Meeting is a short novel of just 120 pages, but in it Natasha Brown has managed to condense the doubts about the true meaning of terms as in vogue as diversity, meritocracy, self-improvement, equality. After garnering glowing applause when it was released in Britain in 2021, now comes in Spanish by Anagrama translated by Inga Pelisa and in Catalan by L'Altra editorial with a translation by Maria Arboç Terrades. They are only two of the fifteen languages to which the rights have been sold.
Brown dispenses with a dropper the information about the protagonist, of whom at first it is only known that she is a woman and works in an office. She does not have a name or a defined age –although it is intuited that she is young– nor will she ever have them. Because the main intention of the writer is to let the reader fill in the gaps left by a text in which the narrator's thoughts sometimes swirl haphazardly, as happens in the mind of any person.
The author conceived the book in the way in which the story has finally been shaped. According to her, she explains at the presentation of the novel in Barcelona: "I knew that the narrator's voice would be the common thread. Then I began composing the spaces that I wanted to explore, through which I wanted her to move." From there, the different characters that surround her emerged, her boyfriend, her friend, her co-workers. “I tried to understand her needs, her wants, what was going on, how all of her stories intersected, and what time period the plot should take place in,” she says.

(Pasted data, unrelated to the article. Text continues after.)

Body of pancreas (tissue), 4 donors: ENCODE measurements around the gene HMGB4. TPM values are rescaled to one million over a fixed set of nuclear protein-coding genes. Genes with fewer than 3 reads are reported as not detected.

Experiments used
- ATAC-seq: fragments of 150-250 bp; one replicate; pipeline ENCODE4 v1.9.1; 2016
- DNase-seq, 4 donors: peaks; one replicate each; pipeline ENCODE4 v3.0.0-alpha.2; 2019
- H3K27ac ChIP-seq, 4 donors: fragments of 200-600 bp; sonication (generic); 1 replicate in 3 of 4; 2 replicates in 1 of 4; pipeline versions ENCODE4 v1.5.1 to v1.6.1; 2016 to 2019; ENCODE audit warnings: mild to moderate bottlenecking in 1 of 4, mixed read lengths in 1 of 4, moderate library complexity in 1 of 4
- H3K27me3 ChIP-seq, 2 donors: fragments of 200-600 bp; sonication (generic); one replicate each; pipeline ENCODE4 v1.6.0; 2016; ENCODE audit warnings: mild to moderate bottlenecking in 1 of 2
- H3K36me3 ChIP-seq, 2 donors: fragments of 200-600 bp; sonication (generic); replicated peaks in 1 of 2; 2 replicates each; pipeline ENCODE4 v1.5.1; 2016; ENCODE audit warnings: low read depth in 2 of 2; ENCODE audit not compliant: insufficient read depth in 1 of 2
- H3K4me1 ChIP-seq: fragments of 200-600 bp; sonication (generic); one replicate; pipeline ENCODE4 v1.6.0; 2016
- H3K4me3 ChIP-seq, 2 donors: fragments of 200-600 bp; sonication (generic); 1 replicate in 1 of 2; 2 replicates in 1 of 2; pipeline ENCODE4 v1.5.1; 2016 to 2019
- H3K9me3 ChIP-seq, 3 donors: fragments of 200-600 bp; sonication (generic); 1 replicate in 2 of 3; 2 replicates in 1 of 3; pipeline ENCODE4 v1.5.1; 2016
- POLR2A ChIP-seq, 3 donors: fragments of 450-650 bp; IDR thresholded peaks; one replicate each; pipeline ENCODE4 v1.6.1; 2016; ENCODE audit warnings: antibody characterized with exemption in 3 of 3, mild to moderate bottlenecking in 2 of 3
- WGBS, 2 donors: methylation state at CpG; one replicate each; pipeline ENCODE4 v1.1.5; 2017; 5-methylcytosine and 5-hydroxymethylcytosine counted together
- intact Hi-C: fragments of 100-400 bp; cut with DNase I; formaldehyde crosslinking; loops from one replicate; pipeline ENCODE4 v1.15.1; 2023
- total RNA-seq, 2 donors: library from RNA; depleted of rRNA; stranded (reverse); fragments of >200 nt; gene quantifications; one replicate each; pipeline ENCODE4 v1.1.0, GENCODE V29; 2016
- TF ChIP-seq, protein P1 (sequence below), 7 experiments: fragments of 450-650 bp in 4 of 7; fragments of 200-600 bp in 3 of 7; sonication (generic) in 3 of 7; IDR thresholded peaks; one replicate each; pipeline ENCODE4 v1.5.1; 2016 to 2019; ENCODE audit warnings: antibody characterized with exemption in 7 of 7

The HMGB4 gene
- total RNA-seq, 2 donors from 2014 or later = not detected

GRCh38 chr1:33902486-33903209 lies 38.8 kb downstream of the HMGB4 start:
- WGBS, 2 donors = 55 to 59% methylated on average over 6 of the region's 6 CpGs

Little by little it is discovered that the protagonist is English, although her family comes from Jamaica. Her story, based on the effort to improve, is that of so many others: parents who work to provide a better life for their children who, in turn, strive to achieve that goal and overcome it. But her race, her gender and the social class from which she comes, show that privileges continue to belong to those who already have everything given. As large as the bank account is, it does not weigh the same as the family lineage in Europe.
"The fact that we don't know much about the narrator is done on purpose with the intention of creating a space where the reader sees himself in those situations and it's believable, an almost three-dimensional feeling," he says. Brown studied mathematics at the University of Cambridge and was drawn to writing when in 2019 she landed a place in the London Writers Awards training programme. "Sometimes there's a lot of mysticism around writing. But getting feedback from other writers and really understanding how writing techniques and fundamentals work, how I could use them and what kind of effect they have helped me gauge what I was trying to do." achieve. It wasn't a matter of magic," he says.
However, she was not new to the world of literature either. She has always been an avid reader and had taught literary criticism when she was a student. "Reading a lot in my spare time and having theoretical notions helped me define what I wanted to write. But in the beginning there was a huge gap between what I considered aesthetically good and what I managed to produce," she says. "Luckily, my experience as a reader helped guide me to the point where I was at least composing sentences correctly and that they conveyed what I wanted," she says.
If an author or author shares certain characteristics with the central character of his work, the label of 'autofiction' appears instantly. And in the case of Reunion, the protagonist is a black British woman in her thirties who works in the financial sector, just like Brown did when she wrote the novel. She affirms, like many other writers who find themselves in this situation, that the book is not about her. "I have tried to keep as wide a space as possible between myself and my protagonist. I don't talk about myself too much because with questions of identity we draw conclusions based on the things we see and assume about each other and I feel that sometimes that can damage a work," he says.